The Barnegat Bay is a critical natural resource located amidst two of the largest metropolitan areas in the United States. This region includes some of the most ecologically productive habitats on Earth, and natural features that help buffer coastal communities from storms, improve water quality, and support commercial and recreational fisheries.

The Barnegat Bay estuarine system is 75 square miles and includes barnegat bay, manahawkin bay, and little egg harbor


The watershed encompasses most of the 33 municipalities in Ocean County, NJ; 4 in Monmouth County, NJ; and 1 in Burlington County, NJ.


The watershed is comprised of 600 square miles of land areas that drain into 11 rivers and streams that empty into the system.


Over 560,000 people live in the Barnegat Bay watershed.




Henry Hudson sailed upon the Barnegat Bay, naming it “Barende-gut” (Dutch for inlet with breakers).


People started using the Barnegat Bay region as a destination for leisure and a “summer playground”. Development began to affect the futures of shore residents, from the baymen and others making a livelihood off the natural resources and entrepreneurs catering to an emerging summer clientele.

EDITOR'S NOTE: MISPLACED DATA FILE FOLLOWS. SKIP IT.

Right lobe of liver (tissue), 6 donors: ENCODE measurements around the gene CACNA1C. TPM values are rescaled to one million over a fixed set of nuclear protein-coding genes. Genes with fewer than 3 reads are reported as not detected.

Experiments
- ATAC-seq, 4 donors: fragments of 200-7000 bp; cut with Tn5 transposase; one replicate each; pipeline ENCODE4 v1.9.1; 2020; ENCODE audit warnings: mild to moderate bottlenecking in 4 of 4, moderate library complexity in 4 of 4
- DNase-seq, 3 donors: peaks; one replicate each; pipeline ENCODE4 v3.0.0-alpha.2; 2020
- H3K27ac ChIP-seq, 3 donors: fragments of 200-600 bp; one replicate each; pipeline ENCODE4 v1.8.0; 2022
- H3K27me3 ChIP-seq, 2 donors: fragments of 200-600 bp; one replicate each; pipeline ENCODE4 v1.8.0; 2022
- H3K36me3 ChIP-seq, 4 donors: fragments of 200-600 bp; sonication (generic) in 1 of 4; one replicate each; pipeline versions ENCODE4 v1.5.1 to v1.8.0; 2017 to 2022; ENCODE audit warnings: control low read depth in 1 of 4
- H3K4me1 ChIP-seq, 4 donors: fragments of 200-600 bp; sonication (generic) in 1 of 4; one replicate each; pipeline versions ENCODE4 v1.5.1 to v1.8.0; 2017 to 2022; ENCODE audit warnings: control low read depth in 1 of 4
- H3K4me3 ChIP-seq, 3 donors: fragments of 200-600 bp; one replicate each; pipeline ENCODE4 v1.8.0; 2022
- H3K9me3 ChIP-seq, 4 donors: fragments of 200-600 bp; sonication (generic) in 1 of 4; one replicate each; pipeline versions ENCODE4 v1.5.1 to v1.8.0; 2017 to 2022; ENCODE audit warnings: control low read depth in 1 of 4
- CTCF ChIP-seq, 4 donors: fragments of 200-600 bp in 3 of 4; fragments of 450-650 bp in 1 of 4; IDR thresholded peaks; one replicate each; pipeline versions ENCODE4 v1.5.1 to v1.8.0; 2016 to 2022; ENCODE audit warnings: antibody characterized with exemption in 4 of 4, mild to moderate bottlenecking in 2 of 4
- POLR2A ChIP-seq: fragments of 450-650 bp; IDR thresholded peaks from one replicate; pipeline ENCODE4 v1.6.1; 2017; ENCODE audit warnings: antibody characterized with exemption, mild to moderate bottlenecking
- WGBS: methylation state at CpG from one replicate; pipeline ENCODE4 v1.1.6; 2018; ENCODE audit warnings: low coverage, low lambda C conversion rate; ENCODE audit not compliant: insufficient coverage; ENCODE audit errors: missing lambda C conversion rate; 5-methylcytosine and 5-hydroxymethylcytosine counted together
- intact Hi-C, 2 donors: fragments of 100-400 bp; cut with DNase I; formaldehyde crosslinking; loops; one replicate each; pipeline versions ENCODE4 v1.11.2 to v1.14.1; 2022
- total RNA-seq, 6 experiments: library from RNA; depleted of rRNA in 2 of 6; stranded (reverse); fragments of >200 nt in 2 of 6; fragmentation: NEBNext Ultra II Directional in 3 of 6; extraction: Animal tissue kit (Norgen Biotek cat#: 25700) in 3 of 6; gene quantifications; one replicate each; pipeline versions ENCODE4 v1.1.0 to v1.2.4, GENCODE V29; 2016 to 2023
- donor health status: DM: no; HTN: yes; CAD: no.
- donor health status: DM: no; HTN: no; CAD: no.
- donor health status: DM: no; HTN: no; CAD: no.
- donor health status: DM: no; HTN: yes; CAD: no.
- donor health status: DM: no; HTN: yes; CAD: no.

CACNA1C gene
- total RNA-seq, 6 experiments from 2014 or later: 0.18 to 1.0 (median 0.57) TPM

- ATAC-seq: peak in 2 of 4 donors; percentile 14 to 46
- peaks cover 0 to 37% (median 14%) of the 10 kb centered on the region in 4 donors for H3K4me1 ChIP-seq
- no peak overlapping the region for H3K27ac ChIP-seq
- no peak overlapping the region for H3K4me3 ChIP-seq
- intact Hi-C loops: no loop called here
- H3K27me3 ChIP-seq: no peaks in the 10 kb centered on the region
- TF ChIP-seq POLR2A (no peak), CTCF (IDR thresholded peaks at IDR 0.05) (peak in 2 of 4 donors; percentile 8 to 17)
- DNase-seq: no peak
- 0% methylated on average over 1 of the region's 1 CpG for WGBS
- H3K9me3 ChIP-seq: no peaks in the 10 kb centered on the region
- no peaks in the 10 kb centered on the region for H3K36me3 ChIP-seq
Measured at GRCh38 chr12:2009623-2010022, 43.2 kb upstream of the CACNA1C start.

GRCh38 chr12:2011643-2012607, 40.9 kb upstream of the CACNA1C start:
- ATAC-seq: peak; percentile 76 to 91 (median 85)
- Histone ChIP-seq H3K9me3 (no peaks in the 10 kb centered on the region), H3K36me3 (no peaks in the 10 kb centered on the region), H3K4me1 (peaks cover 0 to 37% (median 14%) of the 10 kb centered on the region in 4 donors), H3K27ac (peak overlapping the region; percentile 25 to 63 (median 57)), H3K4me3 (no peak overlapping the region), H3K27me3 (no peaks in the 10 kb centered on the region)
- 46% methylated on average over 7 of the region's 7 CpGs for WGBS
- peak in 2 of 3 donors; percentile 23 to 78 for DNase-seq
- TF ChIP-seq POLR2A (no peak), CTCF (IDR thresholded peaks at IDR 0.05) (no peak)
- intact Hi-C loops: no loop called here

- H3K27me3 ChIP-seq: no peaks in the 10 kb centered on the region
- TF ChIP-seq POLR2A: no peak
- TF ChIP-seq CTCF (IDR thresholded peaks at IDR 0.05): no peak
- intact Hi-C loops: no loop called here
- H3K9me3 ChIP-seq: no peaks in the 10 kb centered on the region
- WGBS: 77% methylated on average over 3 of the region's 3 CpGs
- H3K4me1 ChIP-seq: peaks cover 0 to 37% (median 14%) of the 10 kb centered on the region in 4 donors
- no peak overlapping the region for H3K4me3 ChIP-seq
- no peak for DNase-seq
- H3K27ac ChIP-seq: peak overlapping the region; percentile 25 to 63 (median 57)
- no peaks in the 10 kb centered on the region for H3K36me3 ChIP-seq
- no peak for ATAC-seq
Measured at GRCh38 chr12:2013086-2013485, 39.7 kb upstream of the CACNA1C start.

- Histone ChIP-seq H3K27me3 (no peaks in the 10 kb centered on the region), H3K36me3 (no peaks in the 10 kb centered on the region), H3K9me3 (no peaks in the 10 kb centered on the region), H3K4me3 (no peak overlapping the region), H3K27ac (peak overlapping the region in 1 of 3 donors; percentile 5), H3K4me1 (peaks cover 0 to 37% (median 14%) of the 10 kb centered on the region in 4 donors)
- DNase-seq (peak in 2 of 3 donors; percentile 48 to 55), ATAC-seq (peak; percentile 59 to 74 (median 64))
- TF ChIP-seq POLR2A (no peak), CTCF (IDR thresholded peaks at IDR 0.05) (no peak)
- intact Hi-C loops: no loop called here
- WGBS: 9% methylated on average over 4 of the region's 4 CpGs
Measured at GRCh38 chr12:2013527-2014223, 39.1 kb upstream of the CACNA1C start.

Development of the Point Pleasant Canal opened the upper bay and Metedeconk River to tidal exchange. As freshwater habitats (cranberry bogs, for example) were inundated with tidal brackish water, the bay began to convert to estuarine habitat. This led to changes in traditional fishing and hunting practices and a decline in freshwater fish and species.


The introduction of the Garden State Parkway opened access for an influx of people into the area.


Oyster Creek Nuclear Generating Station began using the bay’s water to cool it’s reactors, pouring warm refuse water back into the Bay.


The establishment of the NJ Pinelands Commission and designation of the Pinelands National Reserve allocated funds to acquire and protect critically important ecological areas including the lands surrounding the Barnegat Bay.


A tremendous increase in the number of people living in Ocean County was beginning to have a dramatic impact on the landscape, ecology, and resources of the bay as shellfish and other species population begin to decline.


The Barnegat Bay Partnership- a partnership between federal, state, municipal, academic, business and private organizations- was established to help restore, protect, and enhance the water quality and natural resources of the Barnegat Bay watershed.

Click here to learn more about the ecology, economic value, and natural history of the Barnegat Bay watershed.